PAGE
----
On July 9 in Monetary Monitor, our exclusive client-only publication, we said:

“Overall, markets continue to like the risk-on trend, but less and less so. The biggest driver in FX moves this year will likely be the divergence in the monetary policy of the US versus the rest of the world. Since the start of 2021, we have been one of the few voices calling for a stronger dollar versus other major currencies while also favoring reflation trades. However, we turn more cautious on reflation trades at this juncture, particularly commodities and commodity-related FX. We still think US equities have a foothold to be a strong performer, along with the US dollar versus the euro and yen.”

With the ECB meeting concluded today, we are beginning to see the beginning of monetary policy divergence. As we outlined yesterday, the meeting was nothing of a surprise to us- as we outlined yesterday, we expected a dovish ECB on the back of its new symmetric inflation target. At the press conference, Lagarde’s choice of words was interesting to us, particularly that there may be a period where inflation could run above target- much like the Fed. However, unlike the Fed, the ECB will have to keep monetary policy accommodative for long after 2021 to achieve this target on a sustainable basis. As a result of these policy dynamics, EURUSD was largely weaker today:

As we can see above, the weaker euro was enough to contribute to dollar strength. However, this was generally contrary to the major trend today, with most major regions attracting capital away from the dollar:

The sum of all these capital flows largely resulted in a deflationary tilt to asset pricing in global markets, which we show below via our Global Market Regime Monitor:

We largely think that the slowing inflation leg of current market pricing is here to stay, even if the EU experiences higher inflation rates. Further, US growth will outpace EU growth in levels and quality- thereby attracting capital away from the EU to the US. Finally, the monetary policy divergence between the EU and the US has started to show, and we think there’s further to go from here. Overall, the setup isn’t positive for EURUSD, which continues to have strong downwards momentum, albeit looking a little cheap:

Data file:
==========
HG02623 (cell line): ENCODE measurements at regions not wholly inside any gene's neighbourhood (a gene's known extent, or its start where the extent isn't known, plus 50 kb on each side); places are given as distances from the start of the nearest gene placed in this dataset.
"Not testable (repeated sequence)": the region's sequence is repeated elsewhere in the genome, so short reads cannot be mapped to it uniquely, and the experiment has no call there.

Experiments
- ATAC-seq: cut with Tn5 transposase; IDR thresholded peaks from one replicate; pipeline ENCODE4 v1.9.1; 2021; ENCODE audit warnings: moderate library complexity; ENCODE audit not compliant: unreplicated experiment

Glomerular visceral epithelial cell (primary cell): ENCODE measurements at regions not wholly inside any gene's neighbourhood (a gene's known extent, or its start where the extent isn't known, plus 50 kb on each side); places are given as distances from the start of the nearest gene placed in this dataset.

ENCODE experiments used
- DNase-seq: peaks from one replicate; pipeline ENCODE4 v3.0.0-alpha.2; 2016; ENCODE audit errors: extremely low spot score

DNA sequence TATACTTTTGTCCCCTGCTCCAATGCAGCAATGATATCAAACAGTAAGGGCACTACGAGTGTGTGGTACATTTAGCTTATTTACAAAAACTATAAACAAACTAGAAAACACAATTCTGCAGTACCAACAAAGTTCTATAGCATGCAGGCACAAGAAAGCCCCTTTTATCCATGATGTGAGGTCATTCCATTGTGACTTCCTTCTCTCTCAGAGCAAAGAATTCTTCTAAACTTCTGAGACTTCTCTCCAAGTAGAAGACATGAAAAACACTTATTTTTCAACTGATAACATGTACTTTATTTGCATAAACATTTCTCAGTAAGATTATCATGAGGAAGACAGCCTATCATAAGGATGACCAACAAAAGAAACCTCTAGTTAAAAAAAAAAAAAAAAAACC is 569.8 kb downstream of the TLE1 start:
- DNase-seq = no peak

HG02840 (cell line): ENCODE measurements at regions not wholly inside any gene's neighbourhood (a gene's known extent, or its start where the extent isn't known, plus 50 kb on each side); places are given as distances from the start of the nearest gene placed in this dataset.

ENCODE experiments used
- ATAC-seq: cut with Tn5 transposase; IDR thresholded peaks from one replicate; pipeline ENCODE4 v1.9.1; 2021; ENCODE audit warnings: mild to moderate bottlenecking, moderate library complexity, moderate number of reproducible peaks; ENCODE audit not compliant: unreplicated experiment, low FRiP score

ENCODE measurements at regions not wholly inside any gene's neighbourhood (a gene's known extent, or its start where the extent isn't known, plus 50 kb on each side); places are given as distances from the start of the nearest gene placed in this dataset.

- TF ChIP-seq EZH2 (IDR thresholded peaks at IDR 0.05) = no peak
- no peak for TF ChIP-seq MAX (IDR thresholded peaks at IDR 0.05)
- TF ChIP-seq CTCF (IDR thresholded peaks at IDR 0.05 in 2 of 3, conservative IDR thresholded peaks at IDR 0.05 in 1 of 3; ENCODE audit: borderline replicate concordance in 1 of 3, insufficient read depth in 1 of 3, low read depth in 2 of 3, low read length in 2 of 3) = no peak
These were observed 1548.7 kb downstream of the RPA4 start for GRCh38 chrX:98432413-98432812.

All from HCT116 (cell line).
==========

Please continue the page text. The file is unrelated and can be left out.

As a refresher on our lenses:

  • Trading Range: These ranges represent a trading bank within which a currency should trade based on multiple market factors. If we are long- prices above the upside range indicate the asset is expensive, and prices below the downside range suggest that they are cheap and vice versa if we are short.
  • Year-to-Date Returns: This is the price performance of a given currency over the course of the current calendar year, in percentage terms. We also compare the current price to the 52-week high and low for reference.
  • Price Momentum: This looks at cumulative rolling returns for a selected lookback period.  Positive momentum is good if we are long and bad if we are short. 
  • Implied Volatility Discount/Premium: This tells us what the market expects in volatility relative to the history of volatility. If we are long a currency, we typically want market implied volatility to be higher than historical volatility and vice versa if we are short.

As a reminder- it is not just enough to have the technical tools we provide here daily. Head to https://www.fxdd.com/mt/en to get access to our research and analysis! You need to know the fundamental developments in markets that are driving these moves promptly.